I well remember back-to-the-earth movements of the 1970s. They failed when participants became ill, hungry, cold, or restless. Many then found jobs with loving corporations as the national economy boomed. Today we find a plethora of New Age thinkers speaking glowingly of paradigm changes in human consciousness and of a spiritual awakening. I decline to comment on liberal-arts major science gurus who have discovered various forms of cosmic energy outside of the laboratory, not to mention very special people in touch with alien intellects or, at least, historically aware of them and awaiting their own second-comings.
Now an official octogenarian, I am delighted to be able to post this piece online. I dont happen to think that the ills of today are the result of Lucifer worshipers, a single bad religion, a particular tribe of
historically unpleasant humans, or the machinations of a centuries old secret cabal. The elite, intellectually, among any tribal or geographically separated population initially lead their fellows by nature. Rather quickly they learn that their own ambitions and interests can best be served by cleverly propagandizing others. Superstitions are appealed to. Vices are institutionalized. Amusements and entertainments that meet simple standards are created, and basic material needs are easily met. The latter far surpasses that of our ancestral race, the hunter-gatherers. My family lived off the land considerably in summers near the sea. My grandfather and father provided their families with meat by hunting. Growing up on a farm until running away to college, I experienced a life close to nature and home-grown foods. In only a couple of generations all this has changed. Modern civilization is, in many ways, a sham.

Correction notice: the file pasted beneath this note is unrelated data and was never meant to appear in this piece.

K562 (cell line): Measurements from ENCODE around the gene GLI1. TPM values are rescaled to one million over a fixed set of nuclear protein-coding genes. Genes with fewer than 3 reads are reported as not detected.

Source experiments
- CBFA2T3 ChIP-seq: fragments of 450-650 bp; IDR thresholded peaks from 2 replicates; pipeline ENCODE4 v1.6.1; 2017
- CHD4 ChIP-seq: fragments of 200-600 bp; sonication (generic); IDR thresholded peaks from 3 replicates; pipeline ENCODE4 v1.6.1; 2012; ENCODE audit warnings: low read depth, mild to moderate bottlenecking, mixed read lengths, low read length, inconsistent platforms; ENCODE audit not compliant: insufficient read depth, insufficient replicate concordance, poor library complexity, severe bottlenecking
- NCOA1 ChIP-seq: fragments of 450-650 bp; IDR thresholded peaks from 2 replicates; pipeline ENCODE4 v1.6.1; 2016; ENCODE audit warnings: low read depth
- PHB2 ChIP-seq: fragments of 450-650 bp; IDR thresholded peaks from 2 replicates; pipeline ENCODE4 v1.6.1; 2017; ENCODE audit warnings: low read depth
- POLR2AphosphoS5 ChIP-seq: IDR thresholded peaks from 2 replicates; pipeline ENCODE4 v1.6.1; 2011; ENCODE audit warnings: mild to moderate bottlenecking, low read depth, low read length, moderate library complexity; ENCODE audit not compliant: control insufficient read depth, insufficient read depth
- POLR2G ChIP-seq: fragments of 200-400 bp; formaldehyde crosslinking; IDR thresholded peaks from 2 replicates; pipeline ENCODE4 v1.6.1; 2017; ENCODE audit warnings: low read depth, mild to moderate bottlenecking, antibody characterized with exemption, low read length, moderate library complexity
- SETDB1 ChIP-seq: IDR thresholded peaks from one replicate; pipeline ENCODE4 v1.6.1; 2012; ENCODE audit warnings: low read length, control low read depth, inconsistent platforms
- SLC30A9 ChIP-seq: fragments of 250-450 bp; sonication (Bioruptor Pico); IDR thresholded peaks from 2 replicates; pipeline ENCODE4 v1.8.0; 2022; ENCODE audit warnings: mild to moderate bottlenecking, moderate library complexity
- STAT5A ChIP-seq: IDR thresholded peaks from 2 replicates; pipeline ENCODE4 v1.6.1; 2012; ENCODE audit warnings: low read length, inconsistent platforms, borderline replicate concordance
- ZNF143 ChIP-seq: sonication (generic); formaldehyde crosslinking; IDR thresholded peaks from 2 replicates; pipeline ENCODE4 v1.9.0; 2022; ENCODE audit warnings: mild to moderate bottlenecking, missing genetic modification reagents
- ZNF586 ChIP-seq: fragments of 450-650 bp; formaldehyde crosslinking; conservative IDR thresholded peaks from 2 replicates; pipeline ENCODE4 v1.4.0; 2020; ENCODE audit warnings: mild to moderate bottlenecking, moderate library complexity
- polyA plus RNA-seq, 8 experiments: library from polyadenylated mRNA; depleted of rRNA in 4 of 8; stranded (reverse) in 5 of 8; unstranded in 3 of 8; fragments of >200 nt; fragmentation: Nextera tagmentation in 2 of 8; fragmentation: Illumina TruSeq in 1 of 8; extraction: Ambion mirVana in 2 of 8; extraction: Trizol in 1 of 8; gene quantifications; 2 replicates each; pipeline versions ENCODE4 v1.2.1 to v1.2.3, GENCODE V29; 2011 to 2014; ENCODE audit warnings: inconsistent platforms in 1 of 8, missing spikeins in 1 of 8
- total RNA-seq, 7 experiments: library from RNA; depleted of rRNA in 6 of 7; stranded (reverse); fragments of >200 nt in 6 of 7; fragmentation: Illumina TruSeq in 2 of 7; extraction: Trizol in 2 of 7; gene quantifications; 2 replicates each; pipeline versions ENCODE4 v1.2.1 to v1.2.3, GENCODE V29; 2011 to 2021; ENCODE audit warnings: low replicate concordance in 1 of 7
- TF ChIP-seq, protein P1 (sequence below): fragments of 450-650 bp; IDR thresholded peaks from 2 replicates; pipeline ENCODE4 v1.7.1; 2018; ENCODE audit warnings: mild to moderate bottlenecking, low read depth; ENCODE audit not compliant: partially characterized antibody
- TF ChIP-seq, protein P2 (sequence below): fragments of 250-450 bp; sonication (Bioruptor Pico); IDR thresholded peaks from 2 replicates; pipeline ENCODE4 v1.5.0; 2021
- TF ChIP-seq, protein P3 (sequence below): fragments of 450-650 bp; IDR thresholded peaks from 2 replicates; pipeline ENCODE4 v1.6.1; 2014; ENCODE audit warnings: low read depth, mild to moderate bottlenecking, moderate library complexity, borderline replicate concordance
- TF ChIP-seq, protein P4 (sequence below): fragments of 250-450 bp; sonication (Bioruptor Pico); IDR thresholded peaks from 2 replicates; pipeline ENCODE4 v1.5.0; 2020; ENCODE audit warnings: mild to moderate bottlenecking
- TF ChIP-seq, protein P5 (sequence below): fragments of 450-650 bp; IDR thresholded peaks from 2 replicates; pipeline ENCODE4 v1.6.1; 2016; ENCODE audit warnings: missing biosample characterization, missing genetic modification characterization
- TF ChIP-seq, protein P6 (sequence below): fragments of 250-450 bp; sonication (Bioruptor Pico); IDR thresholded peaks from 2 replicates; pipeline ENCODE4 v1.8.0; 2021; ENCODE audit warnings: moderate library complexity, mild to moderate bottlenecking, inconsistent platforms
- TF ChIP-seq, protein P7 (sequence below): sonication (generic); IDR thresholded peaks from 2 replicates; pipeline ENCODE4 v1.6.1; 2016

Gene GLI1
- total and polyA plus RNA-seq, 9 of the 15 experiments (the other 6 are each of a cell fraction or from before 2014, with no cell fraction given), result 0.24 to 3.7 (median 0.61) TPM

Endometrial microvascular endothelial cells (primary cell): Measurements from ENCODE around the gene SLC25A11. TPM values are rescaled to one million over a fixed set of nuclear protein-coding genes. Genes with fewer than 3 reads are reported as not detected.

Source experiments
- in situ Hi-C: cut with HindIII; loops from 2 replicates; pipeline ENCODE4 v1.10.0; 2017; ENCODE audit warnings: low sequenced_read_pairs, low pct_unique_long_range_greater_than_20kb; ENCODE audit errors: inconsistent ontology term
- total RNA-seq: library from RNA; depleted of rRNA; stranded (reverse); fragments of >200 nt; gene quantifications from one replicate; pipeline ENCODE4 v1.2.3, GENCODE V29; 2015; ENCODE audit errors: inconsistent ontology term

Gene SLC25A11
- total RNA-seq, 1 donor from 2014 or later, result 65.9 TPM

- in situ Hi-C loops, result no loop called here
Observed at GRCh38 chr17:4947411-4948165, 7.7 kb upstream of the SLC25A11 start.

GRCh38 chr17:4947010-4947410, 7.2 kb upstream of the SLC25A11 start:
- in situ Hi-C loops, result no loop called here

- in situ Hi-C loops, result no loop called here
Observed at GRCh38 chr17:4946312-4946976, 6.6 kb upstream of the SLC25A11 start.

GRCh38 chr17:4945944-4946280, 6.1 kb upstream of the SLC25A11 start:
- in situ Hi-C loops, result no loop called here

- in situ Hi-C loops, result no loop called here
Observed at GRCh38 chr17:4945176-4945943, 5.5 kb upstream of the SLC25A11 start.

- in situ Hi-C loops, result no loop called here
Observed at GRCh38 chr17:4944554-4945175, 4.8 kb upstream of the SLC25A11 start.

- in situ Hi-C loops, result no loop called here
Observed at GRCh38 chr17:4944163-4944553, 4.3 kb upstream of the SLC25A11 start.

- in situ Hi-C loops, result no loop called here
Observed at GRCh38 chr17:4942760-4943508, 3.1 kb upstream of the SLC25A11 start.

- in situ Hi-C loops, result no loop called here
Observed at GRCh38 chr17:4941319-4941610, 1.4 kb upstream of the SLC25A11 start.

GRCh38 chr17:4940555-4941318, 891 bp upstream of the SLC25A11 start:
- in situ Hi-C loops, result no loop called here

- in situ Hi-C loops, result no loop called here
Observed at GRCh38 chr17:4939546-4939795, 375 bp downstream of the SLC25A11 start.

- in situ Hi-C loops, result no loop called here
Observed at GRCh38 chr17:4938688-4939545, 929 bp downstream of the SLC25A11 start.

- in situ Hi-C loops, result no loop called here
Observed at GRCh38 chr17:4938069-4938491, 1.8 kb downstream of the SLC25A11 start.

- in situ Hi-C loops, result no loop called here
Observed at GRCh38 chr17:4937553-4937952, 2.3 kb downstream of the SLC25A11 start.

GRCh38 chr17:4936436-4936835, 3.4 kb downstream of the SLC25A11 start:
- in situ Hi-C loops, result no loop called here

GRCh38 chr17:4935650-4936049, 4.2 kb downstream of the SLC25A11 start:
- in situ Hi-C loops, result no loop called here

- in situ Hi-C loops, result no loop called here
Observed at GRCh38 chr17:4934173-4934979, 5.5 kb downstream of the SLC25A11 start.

Is there any going back? Do we really want to? If so, how? Whatever will become of us if we succeed in
discarding present currency and economic systems? Are our guardians truly evil or are they themselves just trying to stay in the saddle of their own wild horse? We do have laws in place, many of which have been drafted and installed by those in power. They are, in many cases, designed to protect us against the very things being done by their heirs who were raised in privilege, separate from ordinary human beings.
Why dont we, all of us including their own cousins who are not bankers or politicians, just toss them out, work on improving economic and currency policies, and strive together to create peaceful communities in a nation based on living, as much as practical, under reasonable laws?
Columns may be copied or reproduced in their entirety with credit to author, Stewart Ogilby